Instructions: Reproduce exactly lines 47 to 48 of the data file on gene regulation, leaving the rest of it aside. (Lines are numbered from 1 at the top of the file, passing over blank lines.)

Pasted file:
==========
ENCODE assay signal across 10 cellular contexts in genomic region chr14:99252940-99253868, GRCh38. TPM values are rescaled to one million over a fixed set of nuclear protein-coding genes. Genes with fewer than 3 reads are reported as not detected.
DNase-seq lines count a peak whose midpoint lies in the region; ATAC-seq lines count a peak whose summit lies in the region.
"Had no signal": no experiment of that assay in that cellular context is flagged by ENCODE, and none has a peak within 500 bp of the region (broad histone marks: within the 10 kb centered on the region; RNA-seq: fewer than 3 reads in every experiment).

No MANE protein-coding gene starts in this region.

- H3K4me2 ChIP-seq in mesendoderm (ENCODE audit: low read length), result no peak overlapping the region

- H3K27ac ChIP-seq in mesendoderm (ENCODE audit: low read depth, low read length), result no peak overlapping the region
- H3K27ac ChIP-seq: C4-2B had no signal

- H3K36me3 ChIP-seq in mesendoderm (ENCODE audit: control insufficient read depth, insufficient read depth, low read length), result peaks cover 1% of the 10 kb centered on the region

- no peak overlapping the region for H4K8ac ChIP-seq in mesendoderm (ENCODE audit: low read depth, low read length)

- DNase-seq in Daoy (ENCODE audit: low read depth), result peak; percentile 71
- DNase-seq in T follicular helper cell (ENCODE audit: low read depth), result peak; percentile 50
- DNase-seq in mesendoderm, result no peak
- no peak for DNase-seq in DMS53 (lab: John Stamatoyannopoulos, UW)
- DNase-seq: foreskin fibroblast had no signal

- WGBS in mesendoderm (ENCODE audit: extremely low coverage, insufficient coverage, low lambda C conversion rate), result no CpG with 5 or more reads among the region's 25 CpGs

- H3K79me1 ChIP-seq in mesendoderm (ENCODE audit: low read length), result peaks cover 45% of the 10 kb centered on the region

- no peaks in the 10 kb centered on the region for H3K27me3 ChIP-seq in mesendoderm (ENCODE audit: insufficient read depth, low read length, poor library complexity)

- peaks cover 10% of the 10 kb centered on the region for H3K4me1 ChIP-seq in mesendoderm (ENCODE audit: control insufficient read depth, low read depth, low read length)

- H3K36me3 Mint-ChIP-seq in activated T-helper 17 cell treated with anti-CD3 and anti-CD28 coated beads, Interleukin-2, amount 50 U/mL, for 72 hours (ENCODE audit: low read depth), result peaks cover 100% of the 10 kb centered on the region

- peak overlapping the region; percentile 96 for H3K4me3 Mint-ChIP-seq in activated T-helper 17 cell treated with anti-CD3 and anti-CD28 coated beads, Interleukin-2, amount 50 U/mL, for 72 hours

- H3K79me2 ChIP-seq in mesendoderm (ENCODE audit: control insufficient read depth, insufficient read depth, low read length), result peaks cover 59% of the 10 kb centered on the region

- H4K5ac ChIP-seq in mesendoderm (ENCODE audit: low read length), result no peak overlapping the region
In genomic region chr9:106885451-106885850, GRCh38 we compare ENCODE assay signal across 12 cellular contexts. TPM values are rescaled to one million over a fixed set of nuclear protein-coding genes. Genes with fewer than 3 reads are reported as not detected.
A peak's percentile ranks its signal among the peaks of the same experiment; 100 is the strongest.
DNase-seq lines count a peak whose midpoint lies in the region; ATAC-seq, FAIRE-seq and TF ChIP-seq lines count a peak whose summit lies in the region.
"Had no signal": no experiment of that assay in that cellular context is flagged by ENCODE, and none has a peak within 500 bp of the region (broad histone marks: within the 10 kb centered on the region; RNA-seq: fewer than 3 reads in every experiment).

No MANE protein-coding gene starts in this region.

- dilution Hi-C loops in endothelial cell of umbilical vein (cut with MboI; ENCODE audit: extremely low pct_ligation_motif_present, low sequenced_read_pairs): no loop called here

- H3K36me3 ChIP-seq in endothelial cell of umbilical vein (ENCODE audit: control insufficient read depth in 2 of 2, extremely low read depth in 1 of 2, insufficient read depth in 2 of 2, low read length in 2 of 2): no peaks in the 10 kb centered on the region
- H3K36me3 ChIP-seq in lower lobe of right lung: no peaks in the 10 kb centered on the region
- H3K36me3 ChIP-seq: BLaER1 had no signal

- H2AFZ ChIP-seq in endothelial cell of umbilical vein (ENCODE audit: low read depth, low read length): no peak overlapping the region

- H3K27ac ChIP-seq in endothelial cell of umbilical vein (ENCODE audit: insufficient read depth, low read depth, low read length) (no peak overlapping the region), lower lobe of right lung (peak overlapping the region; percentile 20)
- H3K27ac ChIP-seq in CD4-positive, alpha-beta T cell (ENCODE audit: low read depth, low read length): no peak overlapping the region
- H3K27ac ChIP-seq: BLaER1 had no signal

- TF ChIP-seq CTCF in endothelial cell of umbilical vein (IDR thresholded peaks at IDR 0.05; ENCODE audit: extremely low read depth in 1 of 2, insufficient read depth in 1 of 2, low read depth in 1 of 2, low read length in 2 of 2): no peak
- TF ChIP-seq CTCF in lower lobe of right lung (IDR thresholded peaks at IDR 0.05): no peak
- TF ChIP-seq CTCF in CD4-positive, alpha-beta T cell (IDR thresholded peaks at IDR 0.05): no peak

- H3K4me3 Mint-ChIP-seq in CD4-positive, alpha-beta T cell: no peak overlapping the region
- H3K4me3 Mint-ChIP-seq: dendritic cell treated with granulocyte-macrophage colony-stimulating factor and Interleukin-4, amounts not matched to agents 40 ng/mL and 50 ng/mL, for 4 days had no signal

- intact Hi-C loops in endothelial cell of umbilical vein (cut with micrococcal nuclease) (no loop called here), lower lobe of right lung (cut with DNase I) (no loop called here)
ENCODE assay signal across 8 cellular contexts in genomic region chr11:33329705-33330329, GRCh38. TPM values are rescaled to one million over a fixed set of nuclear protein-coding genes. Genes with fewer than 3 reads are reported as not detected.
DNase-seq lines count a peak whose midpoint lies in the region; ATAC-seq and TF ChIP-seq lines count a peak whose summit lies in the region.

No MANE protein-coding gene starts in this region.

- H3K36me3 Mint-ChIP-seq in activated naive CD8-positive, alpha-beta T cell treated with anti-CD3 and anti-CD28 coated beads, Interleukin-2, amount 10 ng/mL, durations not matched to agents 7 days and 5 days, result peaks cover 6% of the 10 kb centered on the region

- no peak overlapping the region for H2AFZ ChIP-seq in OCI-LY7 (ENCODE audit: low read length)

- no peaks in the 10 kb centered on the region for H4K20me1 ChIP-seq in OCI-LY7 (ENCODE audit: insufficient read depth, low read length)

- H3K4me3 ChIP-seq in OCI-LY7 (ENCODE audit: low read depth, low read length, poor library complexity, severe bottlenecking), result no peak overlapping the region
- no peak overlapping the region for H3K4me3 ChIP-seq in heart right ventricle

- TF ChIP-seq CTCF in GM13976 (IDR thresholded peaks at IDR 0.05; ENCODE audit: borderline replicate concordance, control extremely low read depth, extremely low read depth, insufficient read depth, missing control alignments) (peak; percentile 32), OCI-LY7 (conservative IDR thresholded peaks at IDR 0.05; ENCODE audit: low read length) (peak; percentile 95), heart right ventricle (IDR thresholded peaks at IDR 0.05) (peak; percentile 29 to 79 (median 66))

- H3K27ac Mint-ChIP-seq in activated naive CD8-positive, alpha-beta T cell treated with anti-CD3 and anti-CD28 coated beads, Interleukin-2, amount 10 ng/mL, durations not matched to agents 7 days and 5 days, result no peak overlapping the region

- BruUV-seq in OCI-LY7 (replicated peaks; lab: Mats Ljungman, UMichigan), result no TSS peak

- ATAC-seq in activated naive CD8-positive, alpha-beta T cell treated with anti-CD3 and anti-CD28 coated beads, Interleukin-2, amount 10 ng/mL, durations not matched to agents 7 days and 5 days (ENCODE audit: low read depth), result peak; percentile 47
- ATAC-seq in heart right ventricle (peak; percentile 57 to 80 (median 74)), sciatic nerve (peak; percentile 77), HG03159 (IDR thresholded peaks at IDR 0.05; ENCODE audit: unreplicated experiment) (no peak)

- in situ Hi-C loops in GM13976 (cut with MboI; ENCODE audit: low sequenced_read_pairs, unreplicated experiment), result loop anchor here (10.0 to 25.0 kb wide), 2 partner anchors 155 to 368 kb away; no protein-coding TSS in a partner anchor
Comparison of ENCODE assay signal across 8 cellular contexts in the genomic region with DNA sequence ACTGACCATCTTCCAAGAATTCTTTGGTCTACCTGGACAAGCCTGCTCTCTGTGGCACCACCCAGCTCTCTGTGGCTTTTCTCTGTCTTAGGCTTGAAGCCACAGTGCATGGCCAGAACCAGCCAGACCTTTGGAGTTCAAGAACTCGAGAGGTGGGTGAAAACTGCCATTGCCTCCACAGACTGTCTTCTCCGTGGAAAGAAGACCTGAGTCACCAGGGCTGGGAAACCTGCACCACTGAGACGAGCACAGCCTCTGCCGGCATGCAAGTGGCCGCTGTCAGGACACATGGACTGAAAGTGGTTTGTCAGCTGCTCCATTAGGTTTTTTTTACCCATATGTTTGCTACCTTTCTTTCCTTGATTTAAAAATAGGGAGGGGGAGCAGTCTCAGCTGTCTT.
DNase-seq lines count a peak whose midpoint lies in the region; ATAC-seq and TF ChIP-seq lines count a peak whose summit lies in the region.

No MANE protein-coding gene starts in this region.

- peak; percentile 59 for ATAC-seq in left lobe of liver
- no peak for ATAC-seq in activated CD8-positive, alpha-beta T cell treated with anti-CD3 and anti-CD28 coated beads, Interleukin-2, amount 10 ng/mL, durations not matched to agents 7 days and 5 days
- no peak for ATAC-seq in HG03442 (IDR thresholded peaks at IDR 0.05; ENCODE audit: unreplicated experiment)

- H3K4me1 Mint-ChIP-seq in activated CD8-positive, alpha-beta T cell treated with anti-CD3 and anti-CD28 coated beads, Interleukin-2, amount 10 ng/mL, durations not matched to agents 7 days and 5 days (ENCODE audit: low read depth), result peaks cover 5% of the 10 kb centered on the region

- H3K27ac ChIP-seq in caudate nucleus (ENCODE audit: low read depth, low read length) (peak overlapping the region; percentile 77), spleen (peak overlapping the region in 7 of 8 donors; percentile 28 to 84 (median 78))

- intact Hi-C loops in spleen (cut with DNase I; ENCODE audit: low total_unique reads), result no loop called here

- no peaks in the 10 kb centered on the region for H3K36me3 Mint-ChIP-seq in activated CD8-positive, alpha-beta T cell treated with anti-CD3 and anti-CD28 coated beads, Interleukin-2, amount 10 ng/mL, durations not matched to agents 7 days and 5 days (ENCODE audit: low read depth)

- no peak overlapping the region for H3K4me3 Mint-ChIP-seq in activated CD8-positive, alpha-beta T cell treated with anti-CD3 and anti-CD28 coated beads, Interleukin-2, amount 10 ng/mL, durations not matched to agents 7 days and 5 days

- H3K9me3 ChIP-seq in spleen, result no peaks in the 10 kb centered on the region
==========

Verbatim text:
- no peaks in the 10 kb centered on the region for H4K20me1 ChIP-seq in OCI-LY7 (ENCODE audit: insufficient read depth, low read length)

- H3K4me3 ChIP-seq in OCI-LY7 (ENCODE audit: low read depth, low read length, poor library complexity, severe bottlenecking), result no peak overlapping the region